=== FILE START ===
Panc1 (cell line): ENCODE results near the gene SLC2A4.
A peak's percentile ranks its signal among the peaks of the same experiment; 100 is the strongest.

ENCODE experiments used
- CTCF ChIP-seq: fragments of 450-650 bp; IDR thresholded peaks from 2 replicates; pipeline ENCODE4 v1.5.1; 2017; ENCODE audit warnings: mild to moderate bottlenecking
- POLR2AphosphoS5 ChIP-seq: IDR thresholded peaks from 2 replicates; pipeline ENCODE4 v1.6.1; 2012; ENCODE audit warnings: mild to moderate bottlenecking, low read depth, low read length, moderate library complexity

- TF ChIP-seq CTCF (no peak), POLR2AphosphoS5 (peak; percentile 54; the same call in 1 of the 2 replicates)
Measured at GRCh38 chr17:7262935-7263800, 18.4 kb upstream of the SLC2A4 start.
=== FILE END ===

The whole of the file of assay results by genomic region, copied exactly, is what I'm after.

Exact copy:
Panc1 (cell line): ENCODE results near the gene SLC2A4.
A peak's percentile ranks its signal among the peaks of the same experiment; 100 is the strongest.

ENCODE experiments used
- CTCF ChIP-seq: fragments of 450-650 bp; IDR thresholded peaks from 2 replicates; pipeline ENCODE4 v1.5.1; 2017; ENCODE audit warnings: mild to moderate bottlenecking
- POLR2AphosphoS5 ChIP-seq: IDR thresholded peaks from 2 replicates; pipeline ENCODE4 v1.6.1; 2012; ENCODE audit warnings: mild to moderate bottlenecking, low read depth, low read length, moderate library complexity

- TF ChIP-seq CTCF (no peak), POLR2AphosphoS5 (peak; percentile 54; the same call in 1 of the 2 replicates)
Measured at GRCh38 chr17:7262935-7263800, 18.4 kb upstream of the SLC2A4 start.